Friday, January 28, 2011

Stay on the Path

This entry is part of my general conference application series.

Stay on the Path, by Rosemary M. Wixom
Primary General President

What we want [our children] to know five years from now needs to be part of our conversation with them today.

This one sentence from Sister Wixom's talk resonated loudest to me. It connected with me, as if an inner-voice were saying, "You know, they're not going to be small forever. If you want them to be what you want them to be, start today. . . or five years ago!"

Sister Wixom has an excellent answer to the how is it done question: it is for adults to say, "Take my hand. Hold on tight. We will stay on the path together back to our Heavenly Father."

We're reminded in this talk that one way that parents can reinforce their righteous actions and desires is through family scripture reading. At a recent trip to the temple and distribution center, we noticed that the Church has a new New Testament Reader for children.

We've long used these readers as helpful supports in our family scripture reading, and this newer version renewed our excitement for scripture study. The children take turns reading the captions underneath the pictures, and then they choose a picture and we read the associated scripture(s) together. (You can order a copy here, or see the chapters online here.)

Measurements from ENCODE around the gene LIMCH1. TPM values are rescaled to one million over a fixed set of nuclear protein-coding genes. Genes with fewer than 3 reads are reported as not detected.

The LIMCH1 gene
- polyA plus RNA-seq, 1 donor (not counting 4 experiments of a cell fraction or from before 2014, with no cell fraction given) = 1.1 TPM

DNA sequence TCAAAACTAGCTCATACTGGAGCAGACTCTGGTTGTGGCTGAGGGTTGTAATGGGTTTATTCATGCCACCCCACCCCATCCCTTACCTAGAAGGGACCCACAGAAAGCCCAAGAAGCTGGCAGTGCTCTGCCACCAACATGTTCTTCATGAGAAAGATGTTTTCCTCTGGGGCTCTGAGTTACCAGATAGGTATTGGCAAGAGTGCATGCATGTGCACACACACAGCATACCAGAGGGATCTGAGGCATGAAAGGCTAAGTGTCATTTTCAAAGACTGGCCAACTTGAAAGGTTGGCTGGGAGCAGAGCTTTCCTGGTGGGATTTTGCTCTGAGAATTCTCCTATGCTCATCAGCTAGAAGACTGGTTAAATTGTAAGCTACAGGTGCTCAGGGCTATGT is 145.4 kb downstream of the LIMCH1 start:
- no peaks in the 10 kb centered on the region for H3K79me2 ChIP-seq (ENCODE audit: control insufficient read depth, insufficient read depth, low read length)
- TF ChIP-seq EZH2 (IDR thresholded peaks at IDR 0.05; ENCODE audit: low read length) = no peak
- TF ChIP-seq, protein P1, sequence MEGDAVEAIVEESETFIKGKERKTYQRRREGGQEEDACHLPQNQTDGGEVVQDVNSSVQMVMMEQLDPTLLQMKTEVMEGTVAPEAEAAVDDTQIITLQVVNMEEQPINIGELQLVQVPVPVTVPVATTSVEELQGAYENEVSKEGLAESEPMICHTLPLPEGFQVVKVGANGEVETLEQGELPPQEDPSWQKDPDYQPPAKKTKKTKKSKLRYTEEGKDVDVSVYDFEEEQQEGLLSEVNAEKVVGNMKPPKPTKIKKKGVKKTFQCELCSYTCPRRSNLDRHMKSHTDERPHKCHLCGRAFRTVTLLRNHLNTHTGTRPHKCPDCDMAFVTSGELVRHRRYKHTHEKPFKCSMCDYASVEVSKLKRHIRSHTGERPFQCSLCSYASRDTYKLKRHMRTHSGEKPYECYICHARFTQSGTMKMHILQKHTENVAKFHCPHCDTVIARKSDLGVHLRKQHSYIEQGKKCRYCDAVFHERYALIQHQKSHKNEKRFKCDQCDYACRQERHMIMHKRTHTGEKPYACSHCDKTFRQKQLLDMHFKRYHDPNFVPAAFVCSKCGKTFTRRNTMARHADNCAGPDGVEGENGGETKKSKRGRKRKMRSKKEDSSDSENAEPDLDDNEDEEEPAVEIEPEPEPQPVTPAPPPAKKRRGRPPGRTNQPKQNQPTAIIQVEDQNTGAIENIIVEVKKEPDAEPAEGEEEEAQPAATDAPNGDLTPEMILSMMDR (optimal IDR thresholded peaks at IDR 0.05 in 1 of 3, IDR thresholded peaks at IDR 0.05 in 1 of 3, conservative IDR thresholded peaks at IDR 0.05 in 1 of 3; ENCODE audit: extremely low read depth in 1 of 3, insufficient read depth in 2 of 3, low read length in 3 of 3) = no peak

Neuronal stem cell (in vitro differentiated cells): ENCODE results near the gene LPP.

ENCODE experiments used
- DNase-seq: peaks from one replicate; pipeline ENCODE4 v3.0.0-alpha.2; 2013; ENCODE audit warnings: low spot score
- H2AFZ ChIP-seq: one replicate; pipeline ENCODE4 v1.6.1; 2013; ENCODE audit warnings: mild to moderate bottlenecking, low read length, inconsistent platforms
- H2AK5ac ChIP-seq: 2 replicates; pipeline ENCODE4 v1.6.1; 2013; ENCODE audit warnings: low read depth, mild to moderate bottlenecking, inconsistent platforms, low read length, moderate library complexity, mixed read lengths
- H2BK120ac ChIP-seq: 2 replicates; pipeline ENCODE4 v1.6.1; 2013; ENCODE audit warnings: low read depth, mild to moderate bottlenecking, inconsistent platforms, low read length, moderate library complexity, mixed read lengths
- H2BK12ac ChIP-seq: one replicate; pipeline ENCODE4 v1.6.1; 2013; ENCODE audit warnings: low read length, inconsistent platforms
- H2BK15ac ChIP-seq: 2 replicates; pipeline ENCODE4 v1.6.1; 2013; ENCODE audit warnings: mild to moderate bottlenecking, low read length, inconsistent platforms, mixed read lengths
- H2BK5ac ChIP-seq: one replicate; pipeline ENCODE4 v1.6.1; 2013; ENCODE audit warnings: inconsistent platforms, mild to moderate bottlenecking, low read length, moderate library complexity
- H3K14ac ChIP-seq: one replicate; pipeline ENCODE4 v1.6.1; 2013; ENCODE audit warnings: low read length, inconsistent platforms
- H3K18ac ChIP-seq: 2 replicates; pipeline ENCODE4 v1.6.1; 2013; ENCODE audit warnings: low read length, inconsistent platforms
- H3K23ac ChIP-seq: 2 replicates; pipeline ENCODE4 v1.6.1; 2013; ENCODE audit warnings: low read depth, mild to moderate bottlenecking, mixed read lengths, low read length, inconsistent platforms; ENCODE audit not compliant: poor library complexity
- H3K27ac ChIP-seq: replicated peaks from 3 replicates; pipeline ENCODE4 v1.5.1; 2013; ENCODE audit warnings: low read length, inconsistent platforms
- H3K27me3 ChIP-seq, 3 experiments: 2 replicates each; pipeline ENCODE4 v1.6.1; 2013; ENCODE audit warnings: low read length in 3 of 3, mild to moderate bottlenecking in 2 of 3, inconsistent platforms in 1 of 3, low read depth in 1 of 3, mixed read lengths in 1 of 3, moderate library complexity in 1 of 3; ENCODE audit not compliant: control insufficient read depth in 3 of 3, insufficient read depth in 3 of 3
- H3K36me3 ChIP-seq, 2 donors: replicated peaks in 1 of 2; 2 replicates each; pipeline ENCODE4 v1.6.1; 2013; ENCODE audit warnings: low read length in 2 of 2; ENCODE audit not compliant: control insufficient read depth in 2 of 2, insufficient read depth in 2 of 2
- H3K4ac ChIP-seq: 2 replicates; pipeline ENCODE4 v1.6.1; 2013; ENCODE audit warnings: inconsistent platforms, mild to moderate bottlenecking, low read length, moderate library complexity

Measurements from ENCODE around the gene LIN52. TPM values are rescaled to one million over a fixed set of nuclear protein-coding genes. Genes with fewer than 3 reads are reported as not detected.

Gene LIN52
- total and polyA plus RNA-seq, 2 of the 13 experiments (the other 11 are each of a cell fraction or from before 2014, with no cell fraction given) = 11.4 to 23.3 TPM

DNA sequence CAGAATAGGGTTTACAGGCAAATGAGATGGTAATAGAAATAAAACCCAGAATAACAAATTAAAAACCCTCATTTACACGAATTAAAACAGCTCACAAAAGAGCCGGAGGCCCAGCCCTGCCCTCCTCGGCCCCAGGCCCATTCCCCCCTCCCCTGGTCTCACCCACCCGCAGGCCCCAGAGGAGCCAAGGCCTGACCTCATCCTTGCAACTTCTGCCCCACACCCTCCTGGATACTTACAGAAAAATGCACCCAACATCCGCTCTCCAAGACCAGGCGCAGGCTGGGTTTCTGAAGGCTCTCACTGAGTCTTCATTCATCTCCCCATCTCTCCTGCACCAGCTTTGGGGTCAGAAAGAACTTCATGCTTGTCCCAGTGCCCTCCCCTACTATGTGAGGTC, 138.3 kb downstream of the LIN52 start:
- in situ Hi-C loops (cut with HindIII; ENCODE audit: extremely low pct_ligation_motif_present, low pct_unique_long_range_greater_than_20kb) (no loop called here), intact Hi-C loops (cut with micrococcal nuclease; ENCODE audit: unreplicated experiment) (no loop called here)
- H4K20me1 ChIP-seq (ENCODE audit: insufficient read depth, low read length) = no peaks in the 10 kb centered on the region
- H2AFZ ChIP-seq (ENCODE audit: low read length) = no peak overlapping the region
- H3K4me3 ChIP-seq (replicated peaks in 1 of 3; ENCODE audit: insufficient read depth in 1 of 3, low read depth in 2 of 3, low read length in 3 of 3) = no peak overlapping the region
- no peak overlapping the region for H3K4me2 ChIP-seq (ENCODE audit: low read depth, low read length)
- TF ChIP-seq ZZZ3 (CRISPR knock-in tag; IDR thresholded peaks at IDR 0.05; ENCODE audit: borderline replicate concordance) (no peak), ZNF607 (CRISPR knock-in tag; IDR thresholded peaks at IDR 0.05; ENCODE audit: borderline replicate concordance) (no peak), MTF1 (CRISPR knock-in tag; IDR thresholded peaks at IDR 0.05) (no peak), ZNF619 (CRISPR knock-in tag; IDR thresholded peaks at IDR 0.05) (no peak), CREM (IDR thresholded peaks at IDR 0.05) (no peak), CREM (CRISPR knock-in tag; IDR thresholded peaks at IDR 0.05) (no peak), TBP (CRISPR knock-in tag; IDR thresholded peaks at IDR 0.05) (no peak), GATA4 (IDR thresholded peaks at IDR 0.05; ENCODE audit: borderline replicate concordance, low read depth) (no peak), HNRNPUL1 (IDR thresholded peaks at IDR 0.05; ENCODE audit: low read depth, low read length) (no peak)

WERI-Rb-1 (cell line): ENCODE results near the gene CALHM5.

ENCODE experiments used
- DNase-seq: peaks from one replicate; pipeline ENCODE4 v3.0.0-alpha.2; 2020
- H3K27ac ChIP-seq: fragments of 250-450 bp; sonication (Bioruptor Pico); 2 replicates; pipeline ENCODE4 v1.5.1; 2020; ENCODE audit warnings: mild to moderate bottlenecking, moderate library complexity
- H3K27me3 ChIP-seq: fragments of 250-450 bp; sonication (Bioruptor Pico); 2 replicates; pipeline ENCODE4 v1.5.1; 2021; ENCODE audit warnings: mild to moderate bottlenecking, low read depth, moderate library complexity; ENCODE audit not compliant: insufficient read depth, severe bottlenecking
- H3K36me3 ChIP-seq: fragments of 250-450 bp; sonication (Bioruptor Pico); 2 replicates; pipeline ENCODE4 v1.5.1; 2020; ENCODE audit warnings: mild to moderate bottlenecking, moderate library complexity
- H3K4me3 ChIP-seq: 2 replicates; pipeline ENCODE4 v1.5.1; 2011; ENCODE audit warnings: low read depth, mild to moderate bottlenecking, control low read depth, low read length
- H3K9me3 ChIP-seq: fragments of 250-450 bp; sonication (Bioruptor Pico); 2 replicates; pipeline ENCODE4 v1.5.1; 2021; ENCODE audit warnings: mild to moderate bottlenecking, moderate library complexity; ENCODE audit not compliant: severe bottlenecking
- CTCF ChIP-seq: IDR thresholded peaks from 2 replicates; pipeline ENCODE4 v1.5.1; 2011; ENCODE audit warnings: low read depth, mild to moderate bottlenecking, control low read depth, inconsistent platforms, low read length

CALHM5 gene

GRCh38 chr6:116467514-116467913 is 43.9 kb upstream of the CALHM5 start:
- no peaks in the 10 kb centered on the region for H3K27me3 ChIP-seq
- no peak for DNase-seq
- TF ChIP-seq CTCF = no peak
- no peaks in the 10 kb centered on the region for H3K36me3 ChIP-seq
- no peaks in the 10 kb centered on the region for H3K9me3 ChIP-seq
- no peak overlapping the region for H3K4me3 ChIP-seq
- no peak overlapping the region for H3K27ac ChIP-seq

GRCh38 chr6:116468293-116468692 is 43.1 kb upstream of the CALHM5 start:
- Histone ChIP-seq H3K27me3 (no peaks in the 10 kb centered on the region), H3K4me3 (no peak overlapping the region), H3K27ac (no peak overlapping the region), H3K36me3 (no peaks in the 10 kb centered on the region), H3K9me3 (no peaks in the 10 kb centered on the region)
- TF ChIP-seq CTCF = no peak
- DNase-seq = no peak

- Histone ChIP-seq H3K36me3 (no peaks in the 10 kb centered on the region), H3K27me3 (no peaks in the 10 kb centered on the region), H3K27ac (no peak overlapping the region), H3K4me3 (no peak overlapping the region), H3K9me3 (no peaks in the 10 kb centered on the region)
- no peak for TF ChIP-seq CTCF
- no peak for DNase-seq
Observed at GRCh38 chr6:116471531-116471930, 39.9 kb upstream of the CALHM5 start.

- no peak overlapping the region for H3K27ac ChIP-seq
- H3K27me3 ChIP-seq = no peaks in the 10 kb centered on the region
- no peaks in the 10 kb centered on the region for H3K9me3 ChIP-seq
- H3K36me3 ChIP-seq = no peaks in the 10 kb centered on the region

The sentence quote I opened with has a wonderful implied promise. Since we've been reading together as a family for [at least] five years, we're seeing the fruits already starting to grow; our children often surprise us with their understanding of the scripture stories—but just teaching them scripture stories isn't enough!

What we want them to know five years from now needs to be part of our conversation with them today. Teach them in every circumstance; let every dilemma, every consequence, every trial that they may face provide an opportunity to teach them how to hold on to gospel truths.

One such "every circumstance" Sister Wixom mentioned was after a soccer game. While our children don't play soccer, I thought the description of a "victory tunnel" was great. After the game was over—the players hadn't kept track of who won or lost—the coach called for a victory tunnel:

All the parents, grandparents, and any spectators who had come to observe the game stood up and formed two lines facing each other, and by raising their arms they formed an arch. The children squealed as they ran through the cheering adults and down the path formed by the spectators. Soon the children from the opposing team joined the fun as all the players—the winners and the losers—were cheered on by the adults as they ran the path of the victory tunnel.

If we squint at this visual of a victory tunnel, we may, with Sister Wixom, imagine our children living our Heavenly Father's plan, "running the strait and narrow path through the arms of spectators who love them."

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